Similarly, if a client is attending an event or conference and paying for a booth, they could invite carefully selected attendees to record an interview on the booth.  We all know how hard it is to attract the right people to your booth and not those freebie hunters or people coming to pitch to you!  In fact, quite often, the people you really want to talk to, those keynote speakers, rarely wander the exhibition halls and instead, after their talk, either head back to the speaker lounge, or are whisked away for pre-booked meetings.  Offering them an opportunity to talk about their presentation or share more thoughts about the conference for your podcast, is a great way to draw them over to meet with you.  As well as producing lots of podcast and social media content in one day, this tactic also creates a huge buzz with so many people visiting your booth. Again, in terms of measuring success, hopefully one of those interviewees – if not more – may result in a major piece of business. 

Creating podcast content is not just about the number of listeners or downloads, it’s about building relationships between the right people – be that internal or external – strengthening partnerships or driving new business. Ultimately, my measurements for success are dependent on what impact the content can make to the client’s business objectives.  

We all want our content to stand out, what do you think are the main ingredients that make one piece of content stand out above another? 

For podcast content to be successful, it must be planned and prepped. You can’t just turn up and start chatting into a mic. We run workshops with clients to help with building the narrative and creating the right story arc with engaging moments that pique the listener’s interest.

You also need to think about how you are going to differentiate your podcast. Are you going to record one-on-one interviews, or a panel discussion. Do you have more than one host? Having different voices helps to maintain engagement. And where do you record? Recording on location, like at an event or conference, will create more atmosphere. 

For instance, when we worked with a client in the agriculture industry, we helped them produce a podcast series aimed at farmers and agronomists to listen to whilst working on their farm vehicles in the fields. Other farming podcasts we had researched had been recorded in an office and were very scripted. We decided to record on location, walking through crop fields on farms around the UK.  This sparked conversations with guests as we walked and recorded. It was a more interesting experience for the listener, as they could hear hay crunching underfoot, the sounds of farm vehicles and noises from animals. We also took great photos for social media, and for the client, it meant they got to spend more time chatting in person with people they wanted to meet – existing and potential new clients.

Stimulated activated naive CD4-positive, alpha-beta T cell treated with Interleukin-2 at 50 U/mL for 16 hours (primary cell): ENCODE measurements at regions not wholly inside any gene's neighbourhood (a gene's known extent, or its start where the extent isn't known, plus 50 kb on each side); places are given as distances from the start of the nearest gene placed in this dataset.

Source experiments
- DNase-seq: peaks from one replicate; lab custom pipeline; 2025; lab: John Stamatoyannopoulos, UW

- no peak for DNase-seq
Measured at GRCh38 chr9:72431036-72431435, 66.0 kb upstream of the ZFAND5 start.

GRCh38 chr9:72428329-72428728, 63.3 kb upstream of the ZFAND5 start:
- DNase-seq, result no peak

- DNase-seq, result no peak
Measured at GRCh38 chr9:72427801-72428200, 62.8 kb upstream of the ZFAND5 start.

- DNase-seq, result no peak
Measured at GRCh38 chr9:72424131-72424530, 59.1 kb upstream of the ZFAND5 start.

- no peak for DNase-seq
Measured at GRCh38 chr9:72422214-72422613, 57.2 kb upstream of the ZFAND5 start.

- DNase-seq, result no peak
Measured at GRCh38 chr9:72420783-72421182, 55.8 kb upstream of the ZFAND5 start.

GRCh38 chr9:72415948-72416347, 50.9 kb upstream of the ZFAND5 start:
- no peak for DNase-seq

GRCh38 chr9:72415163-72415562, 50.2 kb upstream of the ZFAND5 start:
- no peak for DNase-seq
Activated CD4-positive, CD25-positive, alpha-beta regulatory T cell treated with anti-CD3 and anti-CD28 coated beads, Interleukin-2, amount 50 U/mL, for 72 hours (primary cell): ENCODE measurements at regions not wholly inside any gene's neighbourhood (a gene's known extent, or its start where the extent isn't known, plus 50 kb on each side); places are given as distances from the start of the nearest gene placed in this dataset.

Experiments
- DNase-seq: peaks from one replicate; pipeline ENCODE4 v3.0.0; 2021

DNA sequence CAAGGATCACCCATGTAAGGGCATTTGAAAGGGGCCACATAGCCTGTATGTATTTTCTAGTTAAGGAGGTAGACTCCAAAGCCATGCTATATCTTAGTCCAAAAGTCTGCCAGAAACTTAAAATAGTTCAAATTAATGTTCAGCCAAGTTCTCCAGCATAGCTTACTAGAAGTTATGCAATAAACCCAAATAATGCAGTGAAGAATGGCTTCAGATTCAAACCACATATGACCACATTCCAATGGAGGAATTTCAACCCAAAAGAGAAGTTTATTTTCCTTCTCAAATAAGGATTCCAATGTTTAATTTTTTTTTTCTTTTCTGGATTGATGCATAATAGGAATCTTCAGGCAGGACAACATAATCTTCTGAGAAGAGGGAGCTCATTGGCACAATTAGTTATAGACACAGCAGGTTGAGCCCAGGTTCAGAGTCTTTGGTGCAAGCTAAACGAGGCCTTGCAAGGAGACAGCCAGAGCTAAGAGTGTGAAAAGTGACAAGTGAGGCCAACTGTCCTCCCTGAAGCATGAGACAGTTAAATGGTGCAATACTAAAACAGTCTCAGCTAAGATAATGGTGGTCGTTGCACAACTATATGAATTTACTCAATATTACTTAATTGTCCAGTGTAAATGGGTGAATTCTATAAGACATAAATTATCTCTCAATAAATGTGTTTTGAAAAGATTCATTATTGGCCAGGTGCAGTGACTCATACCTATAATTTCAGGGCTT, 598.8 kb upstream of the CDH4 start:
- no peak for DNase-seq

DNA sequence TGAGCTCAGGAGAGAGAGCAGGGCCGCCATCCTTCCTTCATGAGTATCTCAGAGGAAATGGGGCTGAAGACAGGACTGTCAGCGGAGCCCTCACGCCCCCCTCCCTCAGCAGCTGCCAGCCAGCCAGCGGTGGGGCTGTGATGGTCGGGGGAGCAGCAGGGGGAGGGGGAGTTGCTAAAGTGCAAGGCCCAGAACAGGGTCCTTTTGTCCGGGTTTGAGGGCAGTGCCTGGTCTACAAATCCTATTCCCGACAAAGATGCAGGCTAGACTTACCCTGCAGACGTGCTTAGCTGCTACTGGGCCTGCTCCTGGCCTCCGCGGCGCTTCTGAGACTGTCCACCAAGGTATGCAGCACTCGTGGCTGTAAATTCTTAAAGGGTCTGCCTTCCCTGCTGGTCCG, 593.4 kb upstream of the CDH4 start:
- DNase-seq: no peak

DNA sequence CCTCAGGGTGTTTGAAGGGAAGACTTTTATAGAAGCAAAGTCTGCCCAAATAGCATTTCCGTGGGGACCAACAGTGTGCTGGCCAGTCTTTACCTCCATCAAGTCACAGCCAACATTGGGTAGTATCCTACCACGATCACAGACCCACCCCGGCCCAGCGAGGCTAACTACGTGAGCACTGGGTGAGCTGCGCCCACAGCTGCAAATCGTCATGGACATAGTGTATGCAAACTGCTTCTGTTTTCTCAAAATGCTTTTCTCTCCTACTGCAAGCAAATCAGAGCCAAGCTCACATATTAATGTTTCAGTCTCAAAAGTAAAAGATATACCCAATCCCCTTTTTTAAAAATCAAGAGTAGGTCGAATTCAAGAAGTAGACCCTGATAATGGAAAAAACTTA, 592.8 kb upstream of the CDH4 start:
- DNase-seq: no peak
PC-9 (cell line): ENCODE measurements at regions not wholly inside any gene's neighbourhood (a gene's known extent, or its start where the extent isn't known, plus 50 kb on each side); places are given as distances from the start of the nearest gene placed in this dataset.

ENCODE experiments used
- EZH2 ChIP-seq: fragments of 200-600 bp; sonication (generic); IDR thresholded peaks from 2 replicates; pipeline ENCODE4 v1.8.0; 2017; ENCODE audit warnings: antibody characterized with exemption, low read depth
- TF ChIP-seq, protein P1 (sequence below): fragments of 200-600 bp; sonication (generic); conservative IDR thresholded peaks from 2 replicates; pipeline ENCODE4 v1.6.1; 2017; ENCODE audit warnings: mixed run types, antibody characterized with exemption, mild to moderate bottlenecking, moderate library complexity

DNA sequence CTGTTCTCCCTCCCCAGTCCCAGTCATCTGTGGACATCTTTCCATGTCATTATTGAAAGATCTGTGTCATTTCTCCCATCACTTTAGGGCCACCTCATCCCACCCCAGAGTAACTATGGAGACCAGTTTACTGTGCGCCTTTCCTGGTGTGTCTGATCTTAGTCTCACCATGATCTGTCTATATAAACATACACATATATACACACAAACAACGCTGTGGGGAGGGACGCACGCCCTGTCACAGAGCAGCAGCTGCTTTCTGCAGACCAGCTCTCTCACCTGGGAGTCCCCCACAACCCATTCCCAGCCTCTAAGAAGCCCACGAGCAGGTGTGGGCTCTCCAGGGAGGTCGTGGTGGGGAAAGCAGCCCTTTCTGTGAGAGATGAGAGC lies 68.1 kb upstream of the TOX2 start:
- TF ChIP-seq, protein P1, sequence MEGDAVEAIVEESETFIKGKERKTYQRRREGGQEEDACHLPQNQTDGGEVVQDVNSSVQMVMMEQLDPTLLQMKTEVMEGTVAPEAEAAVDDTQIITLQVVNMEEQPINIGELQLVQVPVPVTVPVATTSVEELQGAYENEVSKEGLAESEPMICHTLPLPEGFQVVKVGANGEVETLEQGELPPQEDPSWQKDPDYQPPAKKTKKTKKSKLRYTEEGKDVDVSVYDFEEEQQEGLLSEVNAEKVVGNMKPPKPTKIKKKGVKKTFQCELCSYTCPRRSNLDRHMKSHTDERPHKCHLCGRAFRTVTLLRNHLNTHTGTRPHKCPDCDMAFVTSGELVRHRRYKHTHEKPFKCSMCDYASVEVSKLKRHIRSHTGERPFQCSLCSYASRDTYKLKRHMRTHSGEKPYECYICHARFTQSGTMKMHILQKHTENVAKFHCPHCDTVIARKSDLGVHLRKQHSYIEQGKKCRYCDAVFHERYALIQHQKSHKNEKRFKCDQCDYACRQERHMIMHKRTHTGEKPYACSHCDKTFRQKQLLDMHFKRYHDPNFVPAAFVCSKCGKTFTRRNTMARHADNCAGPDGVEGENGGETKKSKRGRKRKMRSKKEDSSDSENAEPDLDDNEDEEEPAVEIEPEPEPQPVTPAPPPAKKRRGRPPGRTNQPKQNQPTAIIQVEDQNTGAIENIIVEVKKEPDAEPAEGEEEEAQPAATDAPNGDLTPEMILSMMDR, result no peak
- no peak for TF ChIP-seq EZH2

What are some of the challenges you face when producing content for different channels and audiences, and how do you deal with these? Here at Tyto, we often navigate the complexity of developing content for different audiences in different countries. 

As a result of lockdown, people have become more accepting of recording remotely. It also means you can bring together guests from all over the world, and so it’s certainly a very sustainable way of producing content.   That said, you need to prep.  Just talking into a laptop mic may produce a lot of echo and if your guest has poor wifi, they could cut out. Prep and test calls are therefore essential, and using the right application to record the content that allows you to record the individual local audio files if possible.   Of course, recording online also has the added benefit of recording video content at the same time, so again, some prep in setting up the webcams to get the best possible shot will help.

If you’re recording a podcast, this is part of your brand, and you want to make it sound as good as possible. People listen and subscribe to lots of podcasts today, so if your podcast sounds poor in the first 30 seconds, people will go and listen to something else. So, educating clients about this is essential. 

Another challenge is producing content in different formats for lots of different channels. It’s added a lot of time to post-production, as we need to cut and edit video clips into a square format for Instagram, vertical portrait for TikTok and YouTube Shorts, and landscape for YouTube. Some people watch video without sound, so we also need to add subtitles. And if you’re producing content for an international audience, you need to localise the subtitles in different languages. All these things add to time and budgets, and you need to plan for where you will use this content during pre-production, so you get everything that the client needs during filming, because going back to change it to how they want it can be very difficult and could affect the quality of the podcast.  

 And finally, Russell, for brands or individuals planning to level up their content in 2023, what would be your top three bits of advice for how they can increase the impact of their content? What should they be thinking about and looking at? 

There is definitely a push towards more video, which works as long as you make sure you remember that you’re producing a podcast. Keep the conversation and content informal, don’t turn it into a corporate video.

If you’re investing in attending an event, think bigger than just giving away a free pen. Use it as an opportunity to create content, and make your booth stand out and appear more engaging by having attendees come and record a podcast.

Similarly, consider repurposing your webinars into podcast content. Just make sure you plan to do this in advance, so you can check your guests’ microphones and have good quality audio, otherwise it will sound awful. You also need to edit it, cutting out any dead air, and give it a proper introduction. I’ve listened to podcasts where people have just taken the audio from their webinar and released it as a podcast, and there are always moments of silence. We tend to cut a 55-minute webinar into a 25-minute podcast: it’s snappier and easier to listen to.   

So, it’s great to repurpose content, but plan to do it at the start and you will have a much better piece of content at the end.